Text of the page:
+ 37

# Brain teaser

Imagine you have a function that returns either 1 or 2 with the same statistical probability. Make a function (using only the given function, no built functions allowed) that returns 1, 2 or 3 with the same probability. Generate a set of 90000 numbers. Test conditions: 1. 1, 2, 3 should appear about the same number of times with a threshold of 0.05%. 2. sequence of at least four consecutive 1s, 2s and 3s should appear at least once in that set.

15 odpowiedzi

+ 34

A humble trial that I have come up with.
// Assuming preexisting function which returns either 1 or 2.
int randval();
// self-defined function to return either 1, 2 or 3 with equal probability
int selfval()
{
int i, j;
while (true)
{
i = randval();
j = randval();
if ((i - 1) && (j - 1)) return 1;
if (!(i - 1) && !(j - 1)) return 2;
if (!(i - 1) && (j - 1)) return 3;
}
}
// theoretically, selfval() has equal probability to generate either 1, 2 or 3 (0.25 each). The remaining 0.25 will cause a loop, reassigning values to i and j and re-evaluating final return value.

+ 16

By the way - for those more interested also in failed (I mean *really* failed) projects on pseudoRNGs - ever heard of IBM's RANDU?
V(j+1) = 65539 * V(j) % 2**31
See how the big ones can also fail big time :)
https://en.m.wikipedia.org/wiki/RANDU

+ 16

https://code.sololearn.com/cUeWaA6JIHs6/#cpp
edit: sorry, forgot that stuff. :D
Its a start :D

+ 13

Following @Hatsy's trail I made the recursive version:
from random import randint as r
def prim():
return r(1,2)
def bis():
b1, b2 = prim(), prim()
if (b1, b2) != (1, 2):
return 2*b1-b2
return bis()
for i in range(30):
print(bis())
# should cast around 10 ones, 10 twos and 10 threes in longterm perspective...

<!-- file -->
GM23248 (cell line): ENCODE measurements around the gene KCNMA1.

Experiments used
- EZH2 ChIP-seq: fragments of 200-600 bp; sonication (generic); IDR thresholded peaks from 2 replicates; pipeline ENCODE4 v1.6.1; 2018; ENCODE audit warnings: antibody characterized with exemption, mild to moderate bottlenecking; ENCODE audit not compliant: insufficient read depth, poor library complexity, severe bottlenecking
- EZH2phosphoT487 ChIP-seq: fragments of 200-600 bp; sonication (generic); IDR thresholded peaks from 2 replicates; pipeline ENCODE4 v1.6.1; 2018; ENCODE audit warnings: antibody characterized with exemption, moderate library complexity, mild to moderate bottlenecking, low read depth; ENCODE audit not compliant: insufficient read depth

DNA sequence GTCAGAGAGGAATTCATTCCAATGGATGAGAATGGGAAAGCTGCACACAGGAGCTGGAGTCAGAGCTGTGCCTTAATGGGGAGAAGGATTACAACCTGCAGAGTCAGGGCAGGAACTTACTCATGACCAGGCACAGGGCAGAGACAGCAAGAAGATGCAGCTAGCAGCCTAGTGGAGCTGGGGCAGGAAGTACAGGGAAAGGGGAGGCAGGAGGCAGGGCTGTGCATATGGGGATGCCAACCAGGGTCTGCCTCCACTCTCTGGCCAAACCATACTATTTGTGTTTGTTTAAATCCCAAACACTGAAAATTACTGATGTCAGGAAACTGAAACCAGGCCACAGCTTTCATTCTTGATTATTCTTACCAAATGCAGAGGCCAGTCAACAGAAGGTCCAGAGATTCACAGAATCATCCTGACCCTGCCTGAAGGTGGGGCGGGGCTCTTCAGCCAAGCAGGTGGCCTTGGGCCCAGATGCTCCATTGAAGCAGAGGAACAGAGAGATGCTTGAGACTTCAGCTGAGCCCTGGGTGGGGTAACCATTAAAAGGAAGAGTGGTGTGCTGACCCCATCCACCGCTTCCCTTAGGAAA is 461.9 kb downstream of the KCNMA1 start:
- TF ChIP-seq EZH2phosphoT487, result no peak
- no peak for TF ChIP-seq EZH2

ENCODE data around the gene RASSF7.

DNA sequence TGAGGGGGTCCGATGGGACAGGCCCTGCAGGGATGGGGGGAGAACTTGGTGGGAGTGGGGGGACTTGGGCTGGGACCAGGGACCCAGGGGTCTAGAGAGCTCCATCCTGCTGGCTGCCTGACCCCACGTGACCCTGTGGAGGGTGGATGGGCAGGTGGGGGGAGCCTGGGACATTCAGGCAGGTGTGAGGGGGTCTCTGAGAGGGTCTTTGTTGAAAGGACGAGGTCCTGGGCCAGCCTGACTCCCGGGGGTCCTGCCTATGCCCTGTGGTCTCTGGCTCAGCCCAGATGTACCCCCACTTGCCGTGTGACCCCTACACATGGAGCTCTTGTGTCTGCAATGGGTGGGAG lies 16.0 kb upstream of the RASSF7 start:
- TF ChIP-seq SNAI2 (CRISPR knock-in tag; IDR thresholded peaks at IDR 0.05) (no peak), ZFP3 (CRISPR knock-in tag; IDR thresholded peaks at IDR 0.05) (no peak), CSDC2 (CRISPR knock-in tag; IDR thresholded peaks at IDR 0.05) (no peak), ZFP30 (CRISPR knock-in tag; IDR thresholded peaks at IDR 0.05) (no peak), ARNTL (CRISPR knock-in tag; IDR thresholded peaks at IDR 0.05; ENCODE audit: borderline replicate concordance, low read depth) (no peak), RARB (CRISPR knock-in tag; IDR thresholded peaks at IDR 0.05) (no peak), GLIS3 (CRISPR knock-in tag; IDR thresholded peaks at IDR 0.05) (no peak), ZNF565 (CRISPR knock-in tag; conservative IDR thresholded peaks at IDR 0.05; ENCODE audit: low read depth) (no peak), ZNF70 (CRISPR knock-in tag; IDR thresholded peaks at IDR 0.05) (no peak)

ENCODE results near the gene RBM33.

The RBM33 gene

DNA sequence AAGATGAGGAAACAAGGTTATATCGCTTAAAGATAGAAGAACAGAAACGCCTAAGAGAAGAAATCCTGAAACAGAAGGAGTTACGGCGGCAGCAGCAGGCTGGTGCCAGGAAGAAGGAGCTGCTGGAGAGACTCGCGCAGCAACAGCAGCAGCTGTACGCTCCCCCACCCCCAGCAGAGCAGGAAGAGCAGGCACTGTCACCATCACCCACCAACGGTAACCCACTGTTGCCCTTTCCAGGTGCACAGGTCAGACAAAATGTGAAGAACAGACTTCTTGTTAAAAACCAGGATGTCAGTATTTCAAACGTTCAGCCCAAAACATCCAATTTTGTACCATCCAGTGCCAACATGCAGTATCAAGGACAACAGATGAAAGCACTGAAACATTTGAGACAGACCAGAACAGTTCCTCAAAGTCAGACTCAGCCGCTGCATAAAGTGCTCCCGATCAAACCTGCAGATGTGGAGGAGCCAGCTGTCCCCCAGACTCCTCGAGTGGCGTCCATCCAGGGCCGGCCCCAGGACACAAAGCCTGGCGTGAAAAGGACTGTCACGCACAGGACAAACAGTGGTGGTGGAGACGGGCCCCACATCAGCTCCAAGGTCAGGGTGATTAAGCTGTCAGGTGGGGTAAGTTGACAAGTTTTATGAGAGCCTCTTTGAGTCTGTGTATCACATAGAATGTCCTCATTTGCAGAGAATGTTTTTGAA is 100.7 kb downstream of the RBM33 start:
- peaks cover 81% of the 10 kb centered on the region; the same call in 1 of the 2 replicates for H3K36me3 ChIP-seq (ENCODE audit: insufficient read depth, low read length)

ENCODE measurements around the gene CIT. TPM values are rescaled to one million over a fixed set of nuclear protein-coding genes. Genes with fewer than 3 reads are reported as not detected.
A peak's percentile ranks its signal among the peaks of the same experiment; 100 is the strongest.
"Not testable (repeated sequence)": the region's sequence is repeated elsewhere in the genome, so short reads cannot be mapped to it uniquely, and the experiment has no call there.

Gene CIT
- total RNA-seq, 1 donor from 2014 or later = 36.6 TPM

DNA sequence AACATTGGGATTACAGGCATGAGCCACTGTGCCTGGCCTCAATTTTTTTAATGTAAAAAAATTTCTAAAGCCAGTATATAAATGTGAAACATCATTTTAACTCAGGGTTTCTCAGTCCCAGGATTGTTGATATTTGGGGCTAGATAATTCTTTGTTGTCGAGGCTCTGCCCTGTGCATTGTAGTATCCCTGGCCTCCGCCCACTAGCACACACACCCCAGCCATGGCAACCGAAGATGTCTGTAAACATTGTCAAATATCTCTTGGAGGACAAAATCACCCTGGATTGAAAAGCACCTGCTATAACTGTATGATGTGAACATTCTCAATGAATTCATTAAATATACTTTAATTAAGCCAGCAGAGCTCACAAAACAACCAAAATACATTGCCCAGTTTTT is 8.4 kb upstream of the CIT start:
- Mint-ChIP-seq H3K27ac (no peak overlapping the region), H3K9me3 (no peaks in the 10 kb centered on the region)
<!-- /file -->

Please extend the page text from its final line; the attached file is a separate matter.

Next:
+ 12

So you're saying: write yourself your own RNG? :)

+ 11

Will try this later. Thanks for the brain teaser. :>

+ 10

That is just another proof that recursion can theoretically always be replaced with simple looping.
At least until memory overflow... :)
There is one major drawback of such an approach, though. I can't think of a way to 'seed' it effectively.

+ 8

I had to tackle with that somewhere else. Though you might be interested, it's a good teaser.

+ 8

@Kuba - I also solved it recursively. 😃

+ 7

@Kuba - you can use the build in functionality for the first function, I.e
function one_two (){
return Math.floor(Math.random()*2 + 1);
},
but the second one should be based on the first one.

+ 6

O.o

+ 5

nice one @Hatsy 😃

+ 5

gotta try this out

+ 5

Here's how our PRNG's aren't secure (and more importantly, aren't meant to be):
https://code.sololearn.com/cBBw0NzqjlFL/?ref=app
I'm reversing the previous value from the current one. In that hot mess (sorry, separating my/public code) there are, I distractedly think:
- the actual PRNG (XORShift128+) we get by default (Python, c++ snippets, same as used in semi-recent browsers).
- maybe (or still private)...the worse PRNG algorithm used not so long ago.
I've been meaning to machine learn/predict the background seeds (is game over) but...priorities.
OS provides better rands than langs, e.g.
Python:
from Random import SystemRandom
c++:
https://msdn.microsoft.com/en-us/library/windows/desktop/aa379942(v=vs.85).aspx
Web:
window.crypto.getRandomValues() from DOM:
https://code.sololearn.com/WVxar9XmY1N4/?ref=app
Or any lang: true randoms from a public service:
https://code.sololearn.com/WxkraG1imWtm/?ref=app

+ 4

the one from @hatsy is good, it does what is needed, but is expensive. this one need less flops to the same:
public int myFunction(){
int a = randVal();
int b = randVal();
if( a == 1 && b == 2){
// return this function in order to
//make all nums appear with same %
return myFunction();
}
a = a*b;
if(a == 4){
a--;
}
return a;
}
// the recursive call is donr in order to eliminate one //chance of getting the result '2', which would have //50% chances instead of 33%